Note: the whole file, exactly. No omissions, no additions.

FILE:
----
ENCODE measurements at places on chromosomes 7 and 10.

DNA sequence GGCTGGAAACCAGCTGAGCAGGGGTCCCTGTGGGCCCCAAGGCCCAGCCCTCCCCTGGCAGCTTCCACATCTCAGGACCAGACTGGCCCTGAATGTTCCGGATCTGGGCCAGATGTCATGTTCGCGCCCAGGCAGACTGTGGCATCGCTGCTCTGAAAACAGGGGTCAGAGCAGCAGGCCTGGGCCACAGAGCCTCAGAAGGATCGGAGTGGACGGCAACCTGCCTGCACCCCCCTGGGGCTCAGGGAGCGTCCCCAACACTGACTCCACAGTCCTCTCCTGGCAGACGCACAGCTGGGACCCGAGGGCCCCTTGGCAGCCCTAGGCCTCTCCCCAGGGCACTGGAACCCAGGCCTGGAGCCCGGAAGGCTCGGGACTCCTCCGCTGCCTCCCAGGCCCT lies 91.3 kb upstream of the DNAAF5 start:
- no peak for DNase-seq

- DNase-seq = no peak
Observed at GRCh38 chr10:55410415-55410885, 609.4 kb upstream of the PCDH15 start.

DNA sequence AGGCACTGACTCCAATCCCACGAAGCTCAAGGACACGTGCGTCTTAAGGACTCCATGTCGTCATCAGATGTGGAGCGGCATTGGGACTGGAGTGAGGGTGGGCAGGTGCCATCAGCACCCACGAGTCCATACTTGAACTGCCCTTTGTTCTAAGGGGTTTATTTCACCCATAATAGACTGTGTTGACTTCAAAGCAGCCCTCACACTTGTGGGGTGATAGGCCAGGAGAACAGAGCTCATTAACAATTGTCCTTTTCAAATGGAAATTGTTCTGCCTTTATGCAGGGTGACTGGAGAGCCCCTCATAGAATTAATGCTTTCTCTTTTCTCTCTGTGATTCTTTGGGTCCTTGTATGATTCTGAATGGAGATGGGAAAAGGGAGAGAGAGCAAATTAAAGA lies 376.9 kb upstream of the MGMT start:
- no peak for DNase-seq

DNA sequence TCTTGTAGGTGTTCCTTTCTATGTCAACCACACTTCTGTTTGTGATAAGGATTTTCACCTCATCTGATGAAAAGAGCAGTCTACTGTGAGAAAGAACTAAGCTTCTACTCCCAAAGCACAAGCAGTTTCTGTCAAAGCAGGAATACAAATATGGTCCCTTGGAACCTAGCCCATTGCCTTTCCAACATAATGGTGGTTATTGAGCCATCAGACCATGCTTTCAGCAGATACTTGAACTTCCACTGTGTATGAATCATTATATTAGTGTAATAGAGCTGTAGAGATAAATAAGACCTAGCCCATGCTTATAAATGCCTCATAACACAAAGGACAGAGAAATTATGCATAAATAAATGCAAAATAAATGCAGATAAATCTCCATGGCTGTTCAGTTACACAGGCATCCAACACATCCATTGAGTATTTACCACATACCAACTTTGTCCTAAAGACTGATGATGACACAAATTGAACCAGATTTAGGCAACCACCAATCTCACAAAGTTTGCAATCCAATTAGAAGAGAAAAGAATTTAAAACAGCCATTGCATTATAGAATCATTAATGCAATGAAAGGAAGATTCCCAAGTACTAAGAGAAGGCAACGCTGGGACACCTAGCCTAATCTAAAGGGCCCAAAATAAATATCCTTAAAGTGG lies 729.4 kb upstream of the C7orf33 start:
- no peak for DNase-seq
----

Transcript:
ENCODE measurements at places on chromosomes 7 and 10.

DNA sequence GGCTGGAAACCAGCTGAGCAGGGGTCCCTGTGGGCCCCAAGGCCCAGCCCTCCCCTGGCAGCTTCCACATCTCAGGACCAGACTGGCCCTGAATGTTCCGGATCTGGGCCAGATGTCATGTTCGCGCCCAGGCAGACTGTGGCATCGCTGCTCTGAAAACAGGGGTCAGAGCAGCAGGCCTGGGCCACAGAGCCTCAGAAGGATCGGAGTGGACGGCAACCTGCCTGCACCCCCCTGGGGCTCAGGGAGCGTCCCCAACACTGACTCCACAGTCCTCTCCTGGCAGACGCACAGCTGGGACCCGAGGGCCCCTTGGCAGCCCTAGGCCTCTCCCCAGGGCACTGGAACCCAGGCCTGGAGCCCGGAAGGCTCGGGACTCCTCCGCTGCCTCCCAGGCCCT lies 91.3 kb upstream of the DNAAF5 start:
- no peak for DNase-seq

- DNase-seq = no peak
Observed at GRCh38 chr10:55410415-55410885, 609.4 kb upstream of the PCDH15 start.

DNA sequence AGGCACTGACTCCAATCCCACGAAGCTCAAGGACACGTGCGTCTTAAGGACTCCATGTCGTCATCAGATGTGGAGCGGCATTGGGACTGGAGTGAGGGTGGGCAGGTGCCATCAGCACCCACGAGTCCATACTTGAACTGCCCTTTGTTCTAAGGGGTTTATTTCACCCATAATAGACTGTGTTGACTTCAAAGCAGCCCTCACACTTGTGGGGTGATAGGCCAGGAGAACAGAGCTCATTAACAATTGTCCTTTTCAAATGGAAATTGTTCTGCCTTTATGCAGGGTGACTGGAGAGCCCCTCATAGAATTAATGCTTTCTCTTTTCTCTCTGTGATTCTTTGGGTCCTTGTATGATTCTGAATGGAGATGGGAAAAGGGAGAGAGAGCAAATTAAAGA lies 376.9 kb upstream of the MGMT start:
- no peak for DNase-seq

DNA sequence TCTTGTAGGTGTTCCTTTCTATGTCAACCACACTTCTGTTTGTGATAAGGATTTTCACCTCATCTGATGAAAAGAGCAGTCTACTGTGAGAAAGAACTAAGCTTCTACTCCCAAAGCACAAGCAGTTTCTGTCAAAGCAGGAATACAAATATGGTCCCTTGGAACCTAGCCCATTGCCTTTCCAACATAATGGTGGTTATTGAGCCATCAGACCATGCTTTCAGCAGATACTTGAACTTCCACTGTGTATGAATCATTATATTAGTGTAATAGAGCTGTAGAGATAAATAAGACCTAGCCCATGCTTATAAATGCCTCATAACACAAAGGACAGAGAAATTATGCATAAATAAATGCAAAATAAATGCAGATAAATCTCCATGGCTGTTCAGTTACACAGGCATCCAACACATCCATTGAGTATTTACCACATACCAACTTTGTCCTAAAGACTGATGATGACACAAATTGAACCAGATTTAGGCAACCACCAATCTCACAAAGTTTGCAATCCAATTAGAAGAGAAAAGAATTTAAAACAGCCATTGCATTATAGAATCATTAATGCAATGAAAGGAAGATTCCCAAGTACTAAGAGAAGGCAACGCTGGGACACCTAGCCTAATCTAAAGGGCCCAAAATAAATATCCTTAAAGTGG lies 729.4 kb upstream of the C7orf33 start:
- no peak for DNase-seq